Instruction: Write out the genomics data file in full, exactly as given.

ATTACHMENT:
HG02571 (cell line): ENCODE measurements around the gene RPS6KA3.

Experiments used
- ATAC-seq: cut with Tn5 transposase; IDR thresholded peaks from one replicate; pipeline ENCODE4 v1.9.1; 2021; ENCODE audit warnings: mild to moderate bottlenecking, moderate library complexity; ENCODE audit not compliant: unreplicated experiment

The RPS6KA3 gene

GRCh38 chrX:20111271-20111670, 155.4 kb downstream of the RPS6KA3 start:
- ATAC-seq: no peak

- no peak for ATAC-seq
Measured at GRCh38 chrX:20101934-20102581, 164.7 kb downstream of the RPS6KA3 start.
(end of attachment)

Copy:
HG02571 (cell line): ENCODE measurements around the gene RPS6KA3.

Experiments used
- ATAC-seq: cut with Tn5 transposase; IDR thresholded peaks from one replicate; pipeline ENCODE4 v1.9.1; 2021; ENCODE audit warnings: mild to moderate bottlenecking, moderate library complexity; ENCODE audit not compliant: unreplicated experiment

The RPS6KA3 gene

GRCh38 chrX:20111271-20111670, 155.4 kb downstream of the RPS6KA3 start:
- ATAC-seq: no peak

- no peak for ATAC-seq
Measured at GRCh38 chrX:20101934-20102581, 164.7 kb downstream of the RPS6KA3 start.